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Posted by on Feb 27, 2013 in Bowrider, Carousel Feature, Powerboating, Runabouts |

Stingray Testing: Fast Boats, Lousy Weather

Rain may be stinging my face, but the Stingray 198 LX is making me smile.

I had been aboard Stingray’s new 198 LX, powered by a MerCruiser 4.3 MPI sterndrive, for mere minutes when the rains came. Combined with the wind and already frigid temps in the 40s, it turned what should have been a pleasant day of boat testing into hours —and hours—of battling the elements. All day long Mother Nature made her assault. On the water, between the fog and the wind-driven water droplets, I could barely see.

stingray 198 boat test

Oh, what I wouldn't have given for blue skies when I had my turn testing the new Stingray 198. It wasn't to be - but this boat still put a smile on my face and adrenaline in my bloodstream.

Through it all, however, one thing stood out as clear as a bluebird sky — Stingray builds some fast boats. And no, I’m not talking go-fasts. I’m talking everyday runabouts that somehow manage to make the most out of pretty average power. Over the years, it’s become a company trademark.

Example? The aforementioned 198 is a 19’ 8”, open-bow runabout. As far as boats like this go, the 4.3 MPI base engine is par for the course in today’s market. Not many nearly-20-foot runabouts powered by that engine, however, push beyond 58 mph in less-than-ideal conditions. In fact, I’d argue that nearly 10 mph slower is closer to the norm.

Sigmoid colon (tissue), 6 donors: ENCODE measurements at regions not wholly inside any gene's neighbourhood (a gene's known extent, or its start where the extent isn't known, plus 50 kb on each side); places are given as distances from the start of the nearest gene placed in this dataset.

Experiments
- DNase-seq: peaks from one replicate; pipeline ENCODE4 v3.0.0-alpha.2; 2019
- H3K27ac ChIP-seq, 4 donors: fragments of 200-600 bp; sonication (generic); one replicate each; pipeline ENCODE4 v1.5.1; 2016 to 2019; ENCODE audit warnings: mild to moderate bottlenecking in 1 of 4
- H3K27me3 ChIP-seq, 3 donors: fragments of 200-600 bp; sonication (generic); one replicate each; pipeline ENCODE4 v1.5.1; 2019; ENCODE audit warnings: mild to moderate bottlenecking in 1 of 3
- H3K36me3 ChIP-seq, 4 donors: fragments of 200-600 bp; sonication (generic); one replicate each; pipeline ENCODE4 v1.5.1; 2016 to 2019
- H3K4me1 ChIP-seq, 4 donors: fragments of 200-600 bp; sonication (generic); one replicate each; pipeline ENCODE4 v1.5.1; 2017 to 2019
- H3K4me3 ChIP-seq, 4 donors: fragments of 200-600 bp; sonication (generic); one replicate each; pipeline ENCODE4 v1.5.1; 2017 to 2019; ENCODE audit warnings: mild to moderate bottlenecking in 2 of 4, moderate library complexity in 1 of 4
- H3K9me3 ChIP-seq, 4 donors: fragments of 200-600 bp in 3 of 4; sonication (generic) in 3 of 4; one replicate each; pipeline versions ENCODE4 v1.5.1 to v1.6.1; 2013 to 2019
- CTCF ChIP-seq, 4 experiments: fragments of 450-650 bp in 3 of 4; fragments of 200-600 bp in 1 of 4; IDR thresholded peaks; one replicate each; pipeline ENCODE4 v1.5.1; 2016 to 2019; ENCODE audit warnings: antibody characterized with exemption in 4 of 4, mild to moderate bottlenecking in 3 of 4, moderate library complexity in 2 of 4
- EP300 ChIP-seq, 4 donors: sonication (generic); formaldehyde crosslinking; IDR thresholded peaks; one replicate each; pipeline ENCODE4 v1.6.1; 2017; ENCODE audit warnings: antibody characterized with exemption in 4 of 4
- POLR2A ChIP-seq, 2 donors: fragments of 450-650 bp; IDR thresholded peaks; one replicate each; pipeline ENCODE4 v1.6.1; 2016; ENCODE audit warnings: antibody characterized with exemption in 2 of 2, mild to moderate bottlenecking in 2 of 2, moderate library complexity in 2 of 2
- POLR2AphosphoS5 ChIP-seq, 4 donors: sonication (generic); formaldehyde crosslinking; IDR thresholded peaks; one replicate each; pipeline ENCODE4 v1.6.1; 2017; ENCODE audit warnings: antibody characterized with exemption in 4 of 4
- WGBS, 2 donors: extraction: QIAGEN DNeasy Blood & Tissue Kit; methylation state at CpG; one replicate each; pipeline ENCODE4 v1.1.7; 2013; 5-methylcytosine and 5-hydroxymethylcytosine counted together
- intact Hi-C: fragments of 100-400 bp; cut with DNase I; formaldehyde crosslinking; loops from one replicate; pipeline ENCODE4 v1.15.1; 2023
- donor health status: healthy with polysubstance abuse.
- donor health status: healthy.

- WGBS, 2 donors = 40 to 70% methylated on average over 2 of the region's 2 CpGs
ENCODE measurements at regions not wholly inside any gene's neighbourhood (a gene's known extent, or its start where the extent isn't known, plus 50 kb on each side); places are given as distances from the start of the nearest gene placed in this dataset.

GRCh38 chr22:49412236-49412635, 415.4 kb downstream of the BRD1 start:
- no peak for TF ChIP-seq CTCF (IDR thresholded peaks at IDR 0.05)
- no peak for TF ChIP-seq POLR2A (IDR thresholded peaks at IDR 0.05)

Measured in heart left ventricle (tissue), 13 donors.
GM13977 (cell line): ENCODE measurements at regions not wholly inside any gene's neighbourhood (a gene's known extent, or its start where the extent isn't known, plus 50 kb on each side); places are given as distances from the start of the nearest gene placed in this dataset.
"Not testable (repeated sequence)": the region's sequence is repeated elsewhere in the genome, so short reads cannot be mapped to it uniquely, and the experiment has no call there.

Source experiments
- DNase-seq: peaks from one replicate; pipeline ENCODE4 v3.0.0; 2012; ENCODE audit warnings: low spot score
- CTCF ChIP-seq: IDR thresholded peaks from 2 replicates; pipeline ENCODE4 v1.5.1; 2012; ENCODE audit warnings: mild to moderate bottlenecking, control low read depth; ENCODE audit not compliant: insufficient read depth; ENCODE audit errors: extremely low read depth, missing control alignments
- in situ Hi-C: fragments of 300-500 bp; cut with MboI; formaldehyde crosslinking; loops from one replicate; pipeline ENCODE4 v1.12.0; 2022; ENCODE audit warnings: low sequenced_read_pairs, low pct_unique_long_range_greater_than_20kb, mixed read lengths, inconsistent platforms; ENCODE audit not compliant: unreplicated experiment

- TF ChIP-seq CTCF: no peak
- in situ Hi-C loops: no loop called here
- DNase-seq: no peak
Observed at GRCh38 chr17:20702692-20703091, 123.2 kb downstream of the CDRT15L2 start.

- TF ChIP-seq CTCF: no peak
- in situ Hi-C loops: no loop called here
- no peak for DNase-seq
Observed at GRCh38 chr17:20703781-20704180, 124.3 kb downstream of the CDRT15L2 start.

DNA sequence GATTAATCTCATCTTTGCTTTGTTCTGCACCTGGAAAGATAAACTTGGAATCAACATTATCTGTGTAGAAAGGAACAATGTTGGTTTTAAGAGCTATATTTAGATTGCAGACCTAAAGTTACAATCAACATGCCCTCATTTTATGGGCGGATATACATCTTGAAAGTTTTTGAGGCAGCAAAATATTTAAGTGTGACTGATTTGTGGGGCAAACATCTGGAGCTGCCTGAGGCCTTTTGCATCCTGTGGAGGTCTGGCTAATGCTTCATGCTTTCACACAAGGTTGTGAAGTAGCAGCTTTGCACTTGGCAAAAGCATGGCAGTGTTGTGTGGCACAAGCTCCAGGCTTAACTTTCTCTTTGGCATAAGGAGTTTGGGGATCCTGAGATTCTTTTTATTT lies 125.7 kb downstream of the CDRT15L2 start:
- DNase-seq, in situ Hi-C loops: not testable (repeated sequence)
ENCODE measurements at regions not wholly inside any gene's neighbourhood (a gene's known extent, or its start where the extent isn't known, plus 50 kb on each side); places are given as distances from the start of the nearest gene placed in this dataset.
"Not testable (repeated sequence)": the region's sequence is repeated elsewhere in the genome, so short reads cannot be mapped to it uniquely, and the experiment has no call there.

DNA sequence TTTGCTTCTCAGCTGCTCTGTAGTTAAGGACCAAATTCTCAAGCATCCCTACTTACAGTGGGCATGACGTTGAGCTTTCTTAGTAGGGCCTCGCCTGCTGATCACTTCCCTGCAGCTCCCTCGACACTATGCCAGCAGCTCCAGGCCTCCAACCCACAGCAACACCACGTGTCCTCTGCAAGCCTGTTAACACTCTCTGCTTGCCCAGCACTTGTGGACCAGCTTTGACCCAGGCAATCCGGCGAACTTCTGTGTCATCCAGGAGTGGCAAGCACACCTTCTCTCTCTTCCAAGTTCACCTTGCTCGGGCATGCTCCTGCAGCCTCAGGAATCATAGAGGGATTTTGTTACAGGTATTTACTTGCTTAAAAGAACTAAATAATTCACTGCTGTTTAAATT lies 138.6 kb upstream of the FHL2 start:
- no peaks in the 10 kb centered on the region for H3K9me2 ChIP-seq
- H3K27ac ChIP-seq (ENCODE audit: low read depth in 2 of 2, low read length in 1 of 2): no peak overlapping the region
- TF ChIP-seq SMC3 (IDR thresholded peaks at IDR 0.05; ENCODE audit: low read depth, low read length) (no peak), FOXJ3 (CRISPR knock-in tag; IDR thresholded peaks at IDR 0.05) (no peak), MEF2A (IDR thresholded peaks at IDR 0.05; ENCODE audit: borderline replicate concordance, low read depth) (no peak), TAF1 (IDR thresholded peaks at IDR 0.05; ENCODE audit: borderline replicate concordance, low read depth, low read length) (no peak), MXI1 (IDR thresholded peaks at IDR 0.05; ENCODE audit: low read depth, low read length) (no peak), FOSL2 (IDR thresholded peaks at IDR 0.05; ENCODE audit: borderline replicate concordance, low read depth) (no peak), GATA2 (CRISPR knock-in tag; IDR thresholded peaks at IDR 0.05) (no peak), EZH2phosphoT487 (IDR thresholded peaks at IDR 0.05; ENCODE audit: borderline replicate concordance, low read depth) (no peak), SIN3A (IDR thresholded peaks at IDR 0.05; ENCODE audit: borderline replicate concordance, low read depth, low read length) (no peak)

So where does all that speed come from? Certainly weight factors into the equation. With the 4.3, the RX weighs about 2,795 pounds. That’s at the lower end of the scale for this size range. A notched transom also provides hull surface beneath the swim platform and allows the drive to be mounted higher, reducing drag and, as a result, boosting top end speed. And then there’s Stingray’s trademark Z-Planes. I’ve explained it various ways over the years, but I think the best way to visualize the design is to picture a set of closed Venetian blinds. Rather than strakes protruding from the hull, you get a series of stacked, horizontal surfaces. Give ‘er the gas and the planes act as horizontal planing faces while submerged. Get up on top of the water and their outside edge acts as a spray release; water flows smoothly across the bottom, and the prop gets cleaner water to bite into.

Stingray owner Al Fink talks a lot about little tweaks done here and there to get each hull just right. But as a testament to just how dialed in the company has gotten things, he admits the 198 LX is the first boat that went from computer to mold and needed no such tweaking. In short, it performed pretty much just as expected. It handled aggressively, rode confidently in rougher conditions, and when called upon, tore across the water at speeds not normally seen from a boat with similar horsepower.

It’s the Stingray way. Now if they could just do something about that weather…

-Jeff Hemmel